General Practitioner Joseph Doan has seen lots of changes in how asthma is treated. Here he shares with the Woolcock's Professor Sinthia Bosnic-Anticevich some impressions from twenty years of helping patients manage their asthma.
There's been lots of changes. The biggest thing I've noticed is that when treating mild to moderate asthma patients nowadays, we're treating them much earlier with anti-inflammatory agents (inhaled corticosteroids), rather than intermittent treatment with bronchodilator relievers like Ventolin.
When I was training, we used to treat people episodically – 'just use your Ventolin puffers'. But that has transformed into treating people early, and treating them with anti-inflammatories with the most effective dose. There is much more of a 'prevent flare-ups' approach.
That's been a game changer. This mindset change in our practice over the last twenty years has made a really big difference, with a reduction in the use of oral corticosteroids.
To me, that's a profound change in our practice.
Treatment is more holistic now, more than just treating people when they have severe exacerbations, but now aiming to prevent those exacerbations.
I think that patient education for asthma has fluctuated over time. From my perspective as a GP, there has also been a shift in the extent to which we use lung function testing in our day-to-day management of asthma. We try and do as much lung function testing in the surgery as possible. However, with COVID, in the last 18 months we haven’t been doing as much of that.
There has been some shift in patients taking more ownership of their care: patients asking about monitoring their asthma and tracking their asthma-free days and things like that. It depends on each practice and their interaction with patients. I see doctors in my practice promoting the use of home monitoring with peak flow meters.
Twenty years ago, there was absolutely a fear of steroids! A parent would hear the word 'steroids' and instinctively say 'doctor, is this safe for my child?'
Even to this day, steroids have quite a stigma attached to them. Most parents initially freak out when you suggest steroids. However, with education, patients see that the inhaled steroids we prescribe are safe, and they see their children getting better.
Timing your engagement with your patient. I think that's the key.
Getting all patients to take ownership of their asthma can be a challenge. It is critical to educate and support our patients. And follow up, which takes time. If you spend the time and are interested in your patient's asthma care, more often than not your patients respond.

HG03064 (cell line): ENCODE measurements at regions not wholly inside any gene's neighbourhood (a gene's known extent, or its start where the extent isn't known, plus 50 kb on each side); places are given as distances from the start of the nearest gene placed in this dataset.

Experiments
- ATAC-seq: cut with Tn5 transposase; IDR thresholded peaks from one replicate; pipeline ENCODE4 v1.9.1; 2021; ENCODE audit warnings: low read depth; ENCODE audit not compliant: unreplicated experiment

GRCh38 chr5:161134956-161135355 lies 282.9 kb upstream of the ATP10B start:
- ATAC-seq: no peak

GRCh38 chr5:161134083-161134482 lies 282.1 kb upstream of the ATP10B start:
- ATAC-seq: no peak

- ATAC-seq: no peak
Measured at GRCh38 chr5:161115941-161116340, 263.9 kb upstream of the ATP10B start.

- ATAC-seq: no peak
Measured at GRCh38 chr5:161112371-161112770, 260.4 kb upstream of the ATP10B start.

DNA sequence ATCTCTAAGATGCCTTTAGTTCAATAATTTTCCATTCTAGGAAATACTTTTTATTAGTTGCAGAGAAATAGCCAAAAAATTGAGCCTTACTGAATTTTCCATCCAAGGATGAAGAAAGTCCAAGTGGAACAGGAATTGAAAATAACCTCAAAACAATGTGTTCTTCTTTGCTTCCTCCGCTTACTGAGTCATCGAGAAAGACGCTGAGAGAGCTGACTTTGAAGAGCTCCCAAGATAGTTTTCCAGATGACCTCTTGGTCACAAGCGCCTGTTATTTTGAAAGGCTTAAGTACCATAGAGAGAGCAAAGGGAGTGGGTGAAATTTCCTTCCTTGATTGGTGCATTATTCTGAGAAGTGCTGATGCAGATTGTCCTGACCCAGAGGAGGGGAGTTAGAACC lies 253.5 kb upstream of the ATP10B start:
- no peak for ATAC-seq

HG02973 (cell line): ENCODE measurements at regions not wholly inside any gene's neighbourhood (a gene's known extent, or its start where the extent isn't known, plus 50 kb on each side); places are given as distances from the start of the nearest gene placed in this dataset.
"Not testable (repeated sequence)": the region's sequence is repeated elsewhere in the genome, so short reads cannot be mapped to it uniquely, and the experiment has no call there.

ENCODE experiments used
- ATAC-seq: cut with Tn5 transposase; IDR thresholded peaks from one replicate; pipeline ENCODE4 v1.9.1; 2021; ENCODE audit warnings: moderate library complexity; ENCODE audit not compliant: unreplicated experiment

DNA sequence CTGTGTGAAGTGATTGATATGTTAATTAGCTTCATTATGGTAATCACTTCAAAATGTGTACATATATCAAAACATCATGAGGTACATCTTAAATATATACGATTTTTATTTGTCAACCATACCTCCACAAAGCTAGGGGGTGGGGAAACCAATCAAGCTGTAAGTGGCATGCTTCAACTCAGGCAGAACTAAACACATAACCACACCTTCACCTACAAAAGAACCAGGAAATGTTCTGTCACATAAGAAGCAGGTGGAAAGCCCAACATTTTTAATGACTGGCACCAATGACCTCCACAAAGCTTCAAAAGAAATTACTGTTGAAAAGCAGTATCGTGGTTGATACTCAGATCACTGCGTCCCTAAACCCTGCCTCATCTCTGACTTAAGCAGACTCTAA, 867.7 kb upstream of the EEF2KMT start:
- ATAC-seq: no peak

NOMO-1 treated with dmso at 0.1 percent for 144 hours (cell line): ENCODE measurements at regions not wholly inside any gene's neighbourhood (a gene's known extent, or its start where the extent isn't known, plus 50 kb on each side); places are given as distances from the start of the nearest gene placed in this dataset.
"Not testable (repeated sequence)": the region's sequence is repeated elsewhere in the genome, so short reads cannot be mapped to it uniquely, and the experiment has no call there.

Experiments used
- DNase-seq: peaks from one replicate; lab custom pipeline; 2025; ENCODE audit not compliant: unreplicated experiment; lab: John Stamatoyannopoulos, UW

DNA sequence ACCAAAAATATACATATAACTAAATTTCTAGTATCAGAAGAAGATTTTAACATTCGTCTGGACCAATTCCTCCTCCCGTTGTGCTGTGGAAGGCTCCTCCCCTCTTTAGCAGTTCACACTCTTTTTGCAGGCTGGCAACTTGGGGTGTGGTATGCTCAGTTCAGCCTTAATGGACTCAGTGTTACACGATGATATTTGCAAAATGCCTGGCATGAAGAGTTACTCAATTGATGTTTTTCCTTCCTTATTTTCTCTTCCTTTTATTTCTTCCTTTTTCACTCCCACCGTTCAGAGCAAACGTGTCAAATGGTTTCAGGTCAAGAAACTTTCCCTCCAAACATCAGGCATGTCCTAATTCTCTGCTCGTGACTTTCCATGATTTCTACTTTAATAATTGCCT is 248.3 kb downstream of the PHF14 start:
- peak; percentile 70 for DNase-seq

I don't know if you can systemise it – most GPs have the right guidelines, we know what to do. It's more about understanding that all our patients are a little bit different. It's personalising or customising.
Over time they'll become better educated and they'll come to you if they need to, rather than thinking 'I feel well, I'll stop my puffers or treatment'.
The challenge is to get patients to appreciate that they need to use their medications regularly.
I think it's a human nature thing, even outside of education. Patients tend to take their treatment when they are not well, but we need them to use their medication to prevent them from getting unwell: for some that means taking their medication even when they feel they don’t need to. But those in the episodic to mild category, they're the ones where I think the most ongoing challenge is.
My biggest tip for my new asthma patients is that asthma is a chronic disease that can be serious and, though it can't be cured, it can be well managed. So regular monitoring and review is very important.
And if you follow the treatment, you ask questions about your treatment, and understand what things flare your asthma up, you're in a much better place long-term to live a fulfilling life with minimum burden from your asthma.
Dr Joseph Doan practises in Kogarah, in Sydney's South, in a group practice with other GPs. He has a special interest in asthma management. During the COVID-19 pandemic and with more time he has taken up cycling, gardening and more walking to stay healthy.
This is the second in our series of interviews for Asthma Week 2021. See the other interviews in Reflections from the asthma front line.
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